Past Events 2019/2020

September 2019

Orientation Day

©Photos by Yousef Abdel Rahman

ACMP’s Orientation day event at Carleton University is an effort to continue to acknowledge the White Settler discourse that is associated with the institutions of post-secondary education. This reality can create barriers for Afro-Caribbean Black (ACB) students, along with racialized students. We believe that accessing student services such as writing services, are available for racialized students, but there continue to be barriers for said students. For instance, ACB and racialized students may know where and how to access critical students services for their social and academic development. However, the services may not be beneficial for them as they are not culturally sensitive to the needs of ACB and racialized students. In this particular scenario, the services become difficult for students to seek help. 

ACMP’s FREE 2-hour event will focus on helping first-year ACB students transition from high school to post-secondary education. ACMP will be working in solidarity with other racialized and non-racialized students to offer this event, as a way to create an inclusive and safe Carleton University. We will discuss access to resources for mental health, financial guidance, academic advice, career planning, and more. This event will also include a segment on “First-Year Survival Tips.”  Students will get a chance to hear from mature students and have the opportunity to ask questions. 

ACMP will also be focusing on the following: 

-Empower Carleton undergraduate and graduate students with an understanding of the available services, such as: Writing Services; Career Services; Health and Counselling Services and more 

– ACMP’s one on one mentorship 

-Who should you know in your department

– Getting involved on campus

– Learning about audits and degree requirements

– Navigating living on residence 

– Networking 

While we encourage first year students from Carleton University and the University of Ottawa, we also welcome returning students, high school students and the broader Ottawa community. In creating inclusive spaces for racialized students, support from the community and, parents and guardians is crucial. . We encourage students to invite their parents or guardians to join them at the event. Additionally, networking with community members, professors, and other students is a large part of what the ACMP offers and integrates into every event.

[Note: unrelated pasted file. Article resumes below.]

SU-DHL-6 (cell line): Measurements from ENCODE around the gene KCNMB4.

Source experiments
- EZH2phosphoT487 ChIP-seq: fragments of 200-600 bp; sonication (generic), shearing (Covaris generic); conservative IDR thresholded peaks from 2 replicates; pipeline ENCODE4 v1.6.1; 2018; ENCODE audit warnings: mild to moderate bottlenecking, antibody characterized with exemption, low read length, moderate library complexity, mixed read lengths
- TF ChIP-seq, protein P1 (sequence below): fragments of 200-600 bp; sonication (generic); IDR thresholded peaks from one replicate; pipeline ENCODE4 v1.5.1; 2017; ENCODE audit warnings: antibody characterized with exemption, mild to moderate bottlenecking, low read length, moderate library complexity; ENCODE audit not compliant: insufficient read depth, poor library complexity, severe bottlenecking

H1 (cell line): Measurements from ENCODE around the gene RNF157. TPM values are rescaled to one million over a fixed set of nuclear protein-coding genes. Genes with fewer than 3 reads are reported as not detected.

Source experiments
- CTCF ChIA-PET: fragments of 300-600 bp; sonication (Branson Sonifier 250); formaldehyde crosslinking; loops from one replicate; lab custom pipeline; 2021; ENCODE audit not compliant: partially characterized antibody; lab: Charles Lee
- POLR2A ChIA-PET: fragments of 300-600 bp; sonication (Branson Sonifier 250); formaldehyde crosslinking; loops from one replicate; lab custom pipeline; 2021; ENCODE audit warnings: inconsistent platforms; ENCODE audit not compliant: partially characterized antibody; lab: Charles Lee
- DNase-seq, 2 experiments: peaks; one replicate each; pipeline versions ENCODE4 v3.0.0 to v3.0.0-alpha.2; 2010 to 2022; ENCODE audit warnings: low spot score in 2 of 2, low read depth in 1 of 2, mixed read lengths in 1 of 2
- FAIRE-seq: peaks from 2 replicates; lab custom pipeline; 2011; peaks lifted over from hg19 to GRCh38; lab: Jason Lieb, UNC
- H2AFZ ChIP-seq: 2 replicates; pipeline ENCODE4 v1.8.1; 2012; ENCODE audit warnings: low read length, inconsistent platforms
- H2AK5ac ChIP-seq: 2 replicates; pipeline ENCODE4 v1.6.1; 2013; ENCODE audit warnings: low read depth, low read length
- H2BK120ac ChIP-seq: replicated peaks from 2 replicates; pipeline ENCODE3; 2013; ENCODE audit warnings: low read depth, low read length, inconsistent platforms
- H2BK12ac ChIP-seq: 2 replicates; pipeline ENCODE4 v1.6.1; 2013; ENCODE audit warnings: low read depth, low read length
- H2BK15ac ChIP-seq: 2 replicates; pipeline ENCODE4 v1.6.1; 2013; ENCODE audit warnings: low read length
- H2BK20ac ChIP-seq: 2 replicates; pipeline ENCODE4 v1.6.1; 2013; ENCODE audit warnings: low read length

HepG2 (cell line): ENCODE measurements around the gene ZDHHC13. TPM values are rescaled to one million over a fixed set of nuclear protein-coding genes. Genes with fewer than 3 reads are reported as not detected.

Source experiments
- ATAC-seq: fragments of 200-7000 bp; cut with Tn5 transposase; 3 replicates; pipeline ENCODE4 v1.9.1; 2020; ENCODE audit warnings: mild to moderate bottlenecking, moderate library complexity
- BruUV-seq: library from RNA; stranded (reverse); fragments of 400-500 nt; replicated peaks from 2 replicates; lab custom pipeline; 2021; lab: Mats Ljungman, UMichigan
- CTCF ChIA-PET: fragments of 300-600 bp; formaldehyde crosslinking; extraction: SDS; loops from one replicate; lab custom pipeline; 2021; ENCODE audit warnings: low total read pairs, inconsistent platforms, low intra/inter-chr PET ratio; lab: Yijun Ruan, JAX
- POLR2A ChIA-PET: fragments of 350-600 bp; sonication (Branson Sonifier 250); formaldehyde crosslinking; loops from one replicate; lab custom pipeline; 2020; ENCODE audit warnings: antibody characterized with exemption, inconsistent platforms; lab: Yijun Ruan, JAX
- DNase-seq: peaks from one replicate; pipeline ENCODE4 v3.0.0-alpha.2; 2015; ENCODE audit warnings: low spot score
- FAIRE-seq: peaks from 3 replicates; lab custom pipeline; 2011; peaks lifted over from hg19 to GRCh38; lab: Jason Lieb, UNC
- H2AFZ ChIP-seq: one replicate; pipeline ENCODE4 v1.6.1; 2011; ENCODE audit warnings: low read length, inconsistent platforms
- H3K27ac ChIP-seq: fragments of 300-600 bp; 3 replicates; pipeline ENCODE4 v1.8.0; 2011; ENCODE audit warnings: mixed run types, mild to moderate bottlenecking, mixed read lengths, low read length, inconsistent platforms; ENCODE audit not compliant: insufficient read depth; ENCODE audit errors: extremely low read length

Changing The Narrative:

Discussing the impacts of ignored history on Black lives today

©Photos by Yousef Abdel Rahman

In a CBC short documentary, “Deeply Rooted,” seventh-generation Black Canadian filmmaker, Cazhmere, explains that not every person of colour is a newcomer to Canada. The historical experiences of African, Caribbean and Black individuals are often ignored in mainstream discourse and memory today. These histories include slavery, segregation and socio-ecoonomic exclusion. Ignoring these experiences  creates misconceptions of the fundamental role of African, Caribbean and Black populations in the creation of Canadian society while simultaneously contributing to stereotypes of ACB individuals and systemic racism and exclusion. This makes it critical to acknowledge Canadian history as more than the presence of the underground railroad but to also discuss its racist past. 

ACB individuals may face the effects of ignored history in everyday life, employment and academia. With this in mind, the Afro-Caribbean Mentorship Program (ACMP)  has organized an open discussion surrounding anti-black racism in our communities today. Our goal is to foster an inclusive and safe space for students, professionals and community members from all walks of life to communicate, learn, and discuss. 

Changing the Narrative, on Friday, October 18th at 5:00 PM, was a 3-hour open discussion surrounding the following subtopics:

–      Why talking about history is important 

–     History manifested as stereotypes today (e.g in media, pop culture, criminal justice system etc.)

–     Microaggressions in the workplace/school 

–     How pursuing academia can or cannot change the narrative

Annual Financial Literacy Interactive Workshop

Financial literacy is rarely taught in curriculums and it is an essential skill for young people to have as they navigate the world of student loans, monthly payments, and credits.